Other eastern regions and states enter the narrative, but Mirage is primarily about Florida and freshwater pumping from the region's extensive underground Floridian Aquifer. While many eastern states have experienced or are embroiled in water supply conflicts, most similarities end there. As Barnett demonstrates, the challenges and needs of watersheds--such as the internationally shared Great Lakes basin, or Maryland and Virginia's conflict over the Potomac River--will entail specific solutions. For example, Georgia, Alabama, and Florida gained national attention in 2007 for their collective dispute over water flows released from the Army Corps' Buford Dam and Lake Lanier into the Chattahoochee River--"the hardest-working river in America" (p. 114). Barnett points out that the distance between metro-Atlanta (about four million people in ten counties) and the Chattahoochee's headwaters that supply the city's water--less than seventy linear miles--is shorter than in any other place in the United States.
But another comparison worth mentioning, and one that Barnett does not entirely flesh out, is that the Great Lakes and Florida regions manage a natural water supply above and below ground. The Southeast, barring Okeechobee and a few coastal lakes, has no natural lakes, not even in the southern Appalachians. Many southeastern upstate cities like Atlanta rely on river flows and above ground storage in the region's numerous and massive artificial "lakes" built after 1945 primarily for power production, flood control, and navigation purposes. Like all of the regions Barnett discusses, other water supply stressors--recreation, municipal customers and the emergent urban-agriculture lobby, swimming pools, irrigation, downstream coal and nuclear power plants, and endangered species--place new demands on these structures for which they were not entirely designed. Southern reservoirs--like their more arid counterparts west of the 100th meridian--are entirely human creations. The Great Lakes and the Floridian Aquifer have contained a natural water supply for centuries, while the Chattahoochee River's massive federal dams, artificial water supply, and associated explosive regional growth has only occurred in the last fifty years. Mirage makes clear that no part of the water cycle is isolated. Yet, each state deals with different water supply issues, from overconsumption and pollution to flooding and drought. Accordingly, each region and watershed will require very different solutions since no single solution can fix all water supply problems.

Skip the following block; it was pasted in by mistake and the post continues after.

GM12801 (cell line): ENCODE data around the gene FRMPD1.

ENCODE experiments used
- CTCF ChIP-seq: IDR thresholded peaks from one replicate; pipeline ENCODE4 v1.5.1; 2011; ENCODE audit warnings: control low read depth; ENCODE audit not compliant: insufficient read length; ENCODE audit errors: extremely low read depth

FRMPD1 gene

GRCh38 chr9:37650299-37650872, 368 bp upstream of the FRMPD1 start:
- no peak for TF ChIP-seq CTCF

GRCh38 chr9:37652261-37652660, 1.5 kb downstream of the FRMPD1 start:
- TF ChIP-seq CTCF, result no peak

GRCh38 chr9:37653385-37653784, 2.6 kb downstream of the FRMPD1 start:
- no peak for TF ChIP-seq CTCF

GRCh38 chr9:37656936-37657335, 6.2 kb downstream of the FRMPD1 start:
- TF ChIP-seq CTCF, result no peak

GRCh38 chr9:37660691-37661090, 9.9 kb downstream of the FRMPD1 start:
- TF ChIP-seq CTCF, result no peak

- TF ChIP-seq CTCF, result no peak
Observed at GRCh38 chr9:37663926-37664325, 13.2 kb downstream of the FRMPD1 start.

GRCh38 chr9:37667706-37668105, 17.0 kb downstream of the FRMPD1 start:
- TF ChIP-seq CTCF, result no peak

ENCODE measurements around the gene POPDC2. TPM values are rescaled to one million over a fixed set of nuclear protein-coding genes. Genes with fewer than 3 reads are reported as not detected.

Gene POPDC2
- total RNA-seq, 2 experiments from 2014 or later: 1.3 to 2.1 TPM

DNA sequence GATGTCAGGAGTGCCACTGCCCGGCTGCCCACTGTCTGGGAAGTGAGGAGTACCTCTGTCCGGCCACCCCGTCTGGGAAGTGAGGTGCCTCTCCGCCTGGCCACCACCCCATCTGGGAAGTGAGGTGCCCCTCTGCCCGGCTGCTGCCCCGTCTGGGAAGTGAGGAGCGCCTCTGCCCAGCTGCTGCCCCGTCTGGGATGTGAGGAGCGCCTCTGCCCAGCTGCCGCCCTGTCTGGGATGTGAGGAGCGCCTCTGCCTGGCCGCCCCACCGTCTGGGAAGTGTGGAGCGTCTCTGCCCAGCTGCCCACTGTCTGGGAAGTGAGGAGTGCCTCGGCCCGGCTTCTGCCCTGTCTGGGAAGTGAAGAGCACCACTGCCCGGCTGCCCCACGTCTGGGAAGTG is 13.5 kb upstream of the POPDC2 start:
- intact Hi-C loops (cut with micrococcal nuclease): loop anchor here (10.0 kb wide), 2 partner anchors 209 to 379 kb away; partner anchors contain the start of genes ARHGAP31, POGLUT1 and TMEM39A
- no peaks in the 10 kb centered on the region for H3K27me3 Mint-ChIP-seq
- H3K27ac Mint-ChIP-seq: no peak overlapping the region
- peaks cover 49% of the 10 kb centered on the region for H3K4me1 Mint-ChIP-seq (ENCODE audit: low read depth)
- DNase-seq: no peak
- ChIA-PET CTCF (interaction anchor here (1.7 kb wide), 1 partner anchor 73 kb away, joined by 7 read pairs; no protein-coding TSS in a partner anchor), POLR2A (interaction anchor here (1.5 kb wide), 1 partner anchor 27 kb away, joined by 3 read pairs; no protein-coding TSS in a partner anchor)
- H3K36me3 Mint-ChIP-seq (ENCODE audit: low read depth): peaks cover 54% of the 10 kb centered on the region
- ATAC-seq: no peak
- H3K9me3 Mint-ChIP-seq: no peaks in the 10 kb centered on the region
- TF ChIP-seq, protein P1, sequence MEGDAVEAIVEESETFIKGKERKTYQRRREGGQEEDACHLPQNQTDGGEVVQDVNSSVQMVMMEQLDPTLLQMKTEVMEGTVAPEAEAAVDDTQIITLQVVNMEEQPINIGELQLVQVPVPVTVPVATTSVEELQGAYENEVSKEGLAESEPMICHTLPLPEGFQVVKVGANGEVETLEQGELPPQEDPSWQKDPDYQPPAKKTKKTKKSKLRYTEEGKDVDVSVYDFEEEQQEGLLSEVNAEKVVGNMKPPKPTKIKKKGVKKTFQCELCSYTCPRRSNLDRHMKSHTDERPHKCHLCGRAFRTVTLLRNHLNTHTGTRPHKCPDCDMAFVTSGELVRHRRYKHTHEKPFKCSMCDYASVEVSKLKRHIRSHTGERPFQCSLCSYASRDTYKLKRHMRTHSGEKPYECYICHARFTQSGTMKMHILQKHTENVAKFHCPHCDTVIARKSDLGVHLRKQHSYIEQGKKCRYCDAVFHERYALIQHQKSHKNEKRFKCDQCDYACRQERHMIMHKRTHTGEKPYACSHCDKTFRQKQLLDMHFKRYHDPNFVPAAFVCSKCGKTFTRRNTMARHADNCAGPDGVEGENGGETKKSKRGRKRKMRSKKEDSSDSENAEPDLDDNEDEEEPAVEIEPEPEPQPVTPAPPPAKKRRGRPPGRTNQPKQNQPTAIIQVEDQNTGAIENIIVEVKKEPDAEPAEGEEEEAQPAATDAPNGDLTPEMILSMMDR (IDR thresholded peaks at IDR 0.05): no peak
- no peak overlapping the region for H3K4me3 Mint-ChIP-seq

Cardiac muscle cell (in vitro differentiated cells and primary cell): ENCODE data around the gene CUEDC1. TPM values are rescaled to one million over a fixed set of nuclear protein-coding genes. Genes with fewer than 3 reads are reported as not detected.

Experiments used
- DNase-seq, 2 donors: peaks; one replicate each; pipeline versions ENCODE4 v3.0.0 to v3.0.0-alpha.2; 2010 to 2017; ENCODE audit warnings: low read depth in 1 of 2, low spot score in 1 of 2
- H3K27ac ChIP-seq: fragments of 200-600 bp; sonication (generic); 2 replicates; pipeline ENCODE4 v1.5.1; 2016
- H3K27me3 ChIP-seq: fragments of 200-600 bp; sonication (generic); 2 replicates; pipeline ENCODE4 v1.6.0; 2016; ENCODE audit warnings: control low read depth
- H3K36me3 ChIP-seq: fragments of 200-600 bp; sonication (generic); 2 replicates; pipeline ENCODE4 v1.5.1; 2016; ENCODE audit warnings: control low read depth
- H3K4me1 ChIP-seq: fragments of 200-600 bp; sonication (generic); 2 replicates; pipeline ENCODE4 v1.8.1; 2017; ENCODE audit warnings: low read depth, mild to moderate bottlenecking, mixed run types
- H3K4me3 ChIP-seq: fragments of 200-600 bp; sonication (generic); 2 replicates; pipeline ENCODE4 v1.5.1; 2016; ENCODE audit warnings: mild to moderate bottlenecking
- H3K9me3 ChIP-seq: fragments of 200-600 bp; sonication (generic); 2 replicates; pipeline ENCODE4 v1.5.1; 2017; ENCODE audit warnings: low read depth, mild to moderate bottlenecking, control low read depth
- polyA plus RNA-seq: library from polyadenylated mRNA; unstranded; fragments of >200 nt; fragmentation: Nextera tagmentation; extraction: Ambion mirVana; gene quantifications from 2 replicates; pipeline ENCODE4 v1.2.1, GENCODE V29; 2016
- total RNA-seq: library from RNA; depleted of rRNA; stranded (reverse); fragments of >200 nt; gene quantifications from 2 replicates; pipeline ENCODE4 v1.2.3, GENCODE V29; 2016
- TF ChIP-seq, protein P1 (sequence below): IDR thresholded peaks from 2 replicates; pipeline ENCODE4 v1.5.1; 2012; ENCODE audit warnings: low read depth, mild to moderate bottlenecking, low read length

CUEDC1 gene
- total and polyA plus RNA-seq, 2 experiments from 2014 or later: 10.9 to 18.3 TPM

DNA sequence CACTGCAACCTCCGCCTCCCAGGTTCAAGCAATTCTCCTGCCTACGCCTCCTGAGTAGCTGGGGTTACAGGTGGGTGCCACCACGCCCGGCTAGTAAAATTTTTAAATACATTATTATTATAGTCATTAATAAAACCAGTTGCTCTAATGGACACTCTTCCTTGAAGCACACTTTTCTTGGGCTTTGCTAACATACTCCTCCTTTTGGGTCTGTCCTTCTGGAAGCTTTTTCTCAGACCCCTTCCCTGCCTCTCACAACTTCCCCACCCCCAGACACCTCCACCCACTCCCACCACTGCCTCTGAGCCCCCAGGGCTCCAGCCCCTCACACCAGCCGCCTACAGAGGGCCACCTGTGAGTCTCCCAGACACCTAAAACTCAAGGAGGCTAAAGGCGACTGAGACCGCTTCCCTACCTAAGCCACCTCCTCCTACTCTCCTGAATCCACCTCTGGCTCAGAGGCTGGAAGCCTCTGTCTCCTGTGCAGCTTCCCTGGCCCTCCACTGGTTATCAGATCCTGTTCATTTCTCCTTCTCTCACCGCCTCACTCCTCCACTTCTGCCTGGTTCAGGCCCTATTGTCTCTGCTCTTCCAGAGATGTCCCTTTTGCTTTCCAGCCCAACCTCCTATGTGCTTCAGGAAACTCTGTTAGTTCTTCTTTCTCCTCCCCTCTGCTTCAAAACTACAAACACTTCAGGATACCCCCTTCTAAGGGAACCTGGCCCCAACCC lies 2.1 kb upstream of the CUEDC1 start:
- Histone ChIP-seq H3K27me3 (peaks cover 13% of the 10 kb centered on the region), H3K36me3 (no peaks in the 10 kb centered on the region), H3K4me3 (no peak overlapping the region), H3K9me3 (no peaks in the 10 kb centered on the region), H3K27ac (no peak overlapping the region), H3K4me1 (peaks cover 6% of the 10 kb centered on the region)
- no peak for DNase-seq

Barnett does, however, offer many realistic solutions for Florida that are generally applicable to other regions grappling with water supply and demand. Certainly watershed restoration--such as the Comprehensive Everglades Restoration Plan and the Army Corps of Engineer's program to dismantle dams and canals--will enable water to move more freely across all waterscapes and naturally recharge ground water supplies. To control rampant real estate development and population growth, Barnett recommends tough development and planning laws with uniform and stringent enforcement by all involved agencies. For those living in areas affected by water scarcity, Barnett issues a call for personal conservation and evaluation: Do consumers really need green lawns, blue swimming pools, crystal-clear bottled water, and other highly consumptive water-related services? Lastly, Barnett cautions against a steadfast American reliance on new technologies--such as aquifer injections and desalinization--to rescue water-strapped cities.
Mirage is a much-needed addition to the history of water supply and management, not only for Florida and the eastern United States but also for the American South. The eastern United States as defined by this book has experienced multiple and major shifts in population and industry from the northern Rust Belt to the southern Sunbelt. As Barnett illustrates, the Southeast has consistently ranked among the nation's fastest growing regions since 1945, and the region's waterscape has without fail played a major role in these transformations.
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Christopher J. Manganiello. Review of Barnett, Cynthia, Mirage: Florida and the Vanishing Water of the Eastern U.S..